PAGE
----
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People line up, physically distanced, at a mass vaccination centre during the COVID-19 pandemic in Mississauga, Ont., on May 10, 2021.

Nathan Denette/The Canadian Press

Ontario should not relax its stay-at-home order until its daily count of COVID-19 cases sinks “well below” 1,000 – about a third of current levels – and stays there, the province’s Chief Medical Officer of Health said Monday.

David Williams made the comments as the Ontario government looks set to extend its current order, which was due to end May 20. The province is trying to keep more-contagious new variants of COVID-19 at bay while its vaccine rollout, criticized by some as confusing, gathers pace.

“I haven’t got a definite metric right now,” Dr. Williams told reporters. “It certainly will be well below 1,000.”

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Ontario Health Minister Christine Elliott said Monday that the daily case numbers and ICU admissions, while declining, are “still too high” to lift the stay-at-home order, which includes bans on gatherings, outdoor sports, eating at restaurants and has left non-essential businesses shut.

“The medical experts have been very clear that we need to stay the course for right now,” Ms. Elliott told reporters at Queen’s Park, adding that there needs to be a “significant drop” in cases before restrictions are loosened.

Ms. Elliott said cabinet has yet to receive final advice from Dr. Williams and other medical experts, expected later this week, on extending the order.

Ontario recorded 2,716 cases on Monday, its lowest tally since April 1, although the number of tests it conducted was much lower than usual and case counts are often lower early in the week.

The province’s daily count of new infections has been declining steadily, down from a third-wave high of 4,812 on April 16. Ontario last had fewer than 1,000 new cases a day in early March. It has not had a sustained week of new infection tallies below that level since October.

Dr. Williams said after the second wave, cases only sank to around the 1,000 mark for a few days before climbing again. This time, he said, he would like them to get to a lower level and stay there for a longer period of time before reopening the province.

He also said he would like to see the number of COVID-19 patients in intensive-care units across Ontario – declining but still at a crisis level of 828 – come down closer to 150 to 200, to potentially allow hospitals to lift a ban a non-emergency surgeries and to start tackling the growing backlog.

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Dr. Williams said the key difference now is the pace of vaccinations, which he said could see close to 70 per cent of adults with at least the protection of a first dose by the end of the month. He also said his goal was to reopen slowly, to avoid a fourth wave and another round of shutdowns.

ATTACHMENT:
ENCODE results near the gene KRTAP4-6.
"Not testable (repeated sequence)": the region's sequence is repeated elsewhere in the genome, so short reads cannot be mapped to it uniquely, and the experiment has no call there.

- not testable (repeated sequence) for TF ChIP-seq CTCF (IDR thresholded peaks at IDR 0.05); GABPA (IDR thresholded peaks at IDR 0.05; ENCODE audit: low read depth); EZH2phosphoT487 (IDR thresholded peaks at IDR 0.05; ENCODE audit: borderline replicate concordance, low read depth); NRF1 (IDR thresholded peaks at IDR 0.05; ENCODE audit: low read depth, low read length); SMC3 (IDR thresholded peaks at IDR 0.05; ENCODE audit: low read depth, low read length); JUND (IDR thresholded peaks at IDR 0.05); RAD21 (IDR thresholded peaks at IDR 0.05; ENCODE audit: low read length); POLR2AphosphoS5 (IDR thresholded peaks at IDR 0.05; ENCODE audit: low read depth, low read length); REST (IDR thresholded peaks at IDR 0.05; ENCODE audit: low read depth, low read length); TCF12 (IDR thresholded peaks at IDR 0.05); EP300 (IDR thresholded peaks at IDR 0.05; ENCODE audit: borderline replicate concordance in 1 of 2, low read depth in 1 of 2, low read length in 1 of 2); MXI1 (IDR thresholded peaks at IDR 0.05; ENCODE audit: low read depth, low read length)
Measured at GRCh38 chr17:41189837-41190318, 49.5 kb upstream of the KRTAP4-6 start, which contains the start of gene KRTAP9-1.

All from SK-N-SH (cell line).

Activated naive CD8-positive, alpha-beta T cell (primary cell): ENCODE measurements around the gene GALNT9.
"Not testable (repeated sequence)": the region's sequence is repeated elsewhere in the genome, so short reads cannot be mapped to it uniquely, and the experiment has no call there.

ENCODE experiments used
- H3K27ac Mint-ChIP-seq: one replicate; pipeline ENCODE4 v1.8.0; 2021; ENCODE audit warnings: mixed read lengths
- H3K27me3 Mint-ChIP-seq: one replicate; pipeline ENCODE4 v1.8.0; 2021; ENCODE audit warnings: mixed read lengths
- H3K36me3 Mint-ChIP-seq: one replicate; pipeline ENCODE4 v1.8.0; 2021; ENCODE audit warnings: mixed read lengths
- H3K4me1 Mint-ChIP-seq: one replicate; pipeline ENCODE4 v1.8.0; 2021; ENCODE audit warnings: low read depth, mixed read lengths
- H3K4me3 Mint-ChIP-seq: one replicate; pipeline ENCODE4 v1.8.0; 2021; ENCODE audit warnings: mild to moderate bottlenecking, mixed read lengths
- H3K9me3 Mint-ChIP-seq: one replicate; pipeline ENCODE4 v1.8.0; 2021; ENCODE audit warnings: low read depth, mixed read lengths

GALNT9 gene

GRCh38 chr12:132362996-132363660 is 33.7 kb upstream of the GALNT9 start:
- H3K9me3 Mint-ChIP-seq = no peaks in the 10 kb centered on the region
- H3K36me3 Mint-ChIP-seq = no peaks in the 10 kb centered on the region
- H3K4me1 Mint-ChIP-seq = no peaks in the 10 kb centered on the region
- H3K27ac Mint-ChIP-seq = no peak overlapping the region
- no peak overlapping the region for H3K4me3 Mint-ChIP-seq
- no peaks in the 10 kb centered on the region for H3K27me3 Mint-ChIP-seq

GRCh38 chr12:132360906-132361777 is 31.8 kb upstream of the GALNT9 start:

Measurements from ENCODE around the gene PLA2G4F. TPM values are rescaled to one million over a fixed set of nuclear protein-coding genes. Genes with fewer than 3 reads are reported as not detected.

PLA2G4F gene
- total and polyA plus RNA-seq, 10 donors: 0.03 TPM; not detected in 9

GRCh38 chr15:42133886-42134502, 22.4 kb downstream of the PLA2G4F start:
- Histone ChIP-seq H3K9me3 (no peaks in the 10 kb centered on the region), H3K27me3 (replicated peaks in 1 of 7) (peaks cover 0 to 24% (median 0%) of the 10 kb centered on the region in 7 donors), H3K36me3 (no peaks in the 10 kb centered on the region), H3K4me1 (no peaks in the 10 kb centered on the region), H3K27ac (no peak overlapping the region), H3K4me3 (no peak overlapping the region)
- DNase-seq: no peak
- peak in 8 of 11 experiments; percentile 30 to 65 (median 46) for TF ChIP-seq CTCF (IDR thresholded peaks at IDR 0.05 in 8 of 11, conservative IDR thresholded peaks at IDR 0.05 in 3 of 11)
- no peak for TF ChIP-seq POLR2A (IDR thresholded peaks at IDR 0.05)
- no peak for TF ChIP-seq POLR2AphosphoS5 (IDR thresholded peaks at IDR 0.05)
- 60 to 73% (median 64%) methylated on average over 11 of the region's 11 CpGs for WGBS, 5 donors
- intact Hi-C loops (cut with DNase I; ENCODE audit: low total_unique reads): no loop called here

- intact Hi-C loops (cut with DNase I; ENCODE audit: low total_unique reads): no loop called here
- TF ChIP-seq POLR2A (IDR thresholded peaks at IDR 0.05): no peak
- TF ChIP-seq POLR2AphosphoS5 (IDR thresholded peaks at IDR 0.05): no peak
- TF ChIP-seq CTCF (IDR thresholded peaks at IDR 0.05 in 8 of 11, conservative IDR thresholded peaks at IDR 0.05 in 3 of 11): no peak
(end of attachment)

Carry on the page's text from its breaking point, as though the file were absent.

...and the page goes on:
Meanwhile, the association representing Ontario’s local public-health agencies sent a letter to Premier Doug Ford last Friday that strongly recommends extending the stay-at-home order and other restrictions beyond May 20.

The group, which includes Paul Roumeliotis, the Medical Officer of Health for Eastern Ontario and chair of the Council of Ontario Medical Officers of Health, noted that the number of people in intensive-care units remains far higher than at the peak of the second wave.

“Any move to relax restrictions now would without a doubt reverse the modest downward trends we have observed over the past two weeks,” the letter reads.

Ryan Mallough, the director of Ontario provincial affairs for the Canadian Federation of Independent Business, said any lockdown extension should also come with new funding to help business survive. He pointed to Manitoba’s government, which announced Monday a new round of grants up to $5,000 to make up for new restrictions.

“They tend to offer support right off the bat, whereas here it’s just kind of wait and see,” Mr. Mallough said.

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Toronto’s Medical Officer of Health, Eileen de Villa, said projections suggest that if current levels of contact between people are maintained, there will be approximately 400 daily cases in the city by June 1. But if Ontario opens up and transmission increases by as little as 20 per cent, she said, case counts would instead rise to 800 a day in Toronto alone by early June.

Dr. de Villa said there was “little likelihood” of things changing before the stay-at-home order’s current expiry date.

Meanwhile, Ontario is looking into how it could speed up second vaccine doses for older seniors, after the province recently moved to eliminate the four-month delay for urban Indigenous adults and high-risk health care workers.

Nathan Stall, a geriatrician and assistant scientific director for the province’s COVID-19 Science Advisory Table, said adults 80 and over have the highest rates of hospital admissions and deaths from COVID-19 after receiving a single vaccine dose. With an increase in supply, he said older populations should now be prioritized for second doses.

“They continue to be the people who are dying the most in our province,” he said. “Older adults are also very, very fearful and sheltered and in some respects have been the most impacted by restrictive public health measures.”

With a report from Oliver Moore

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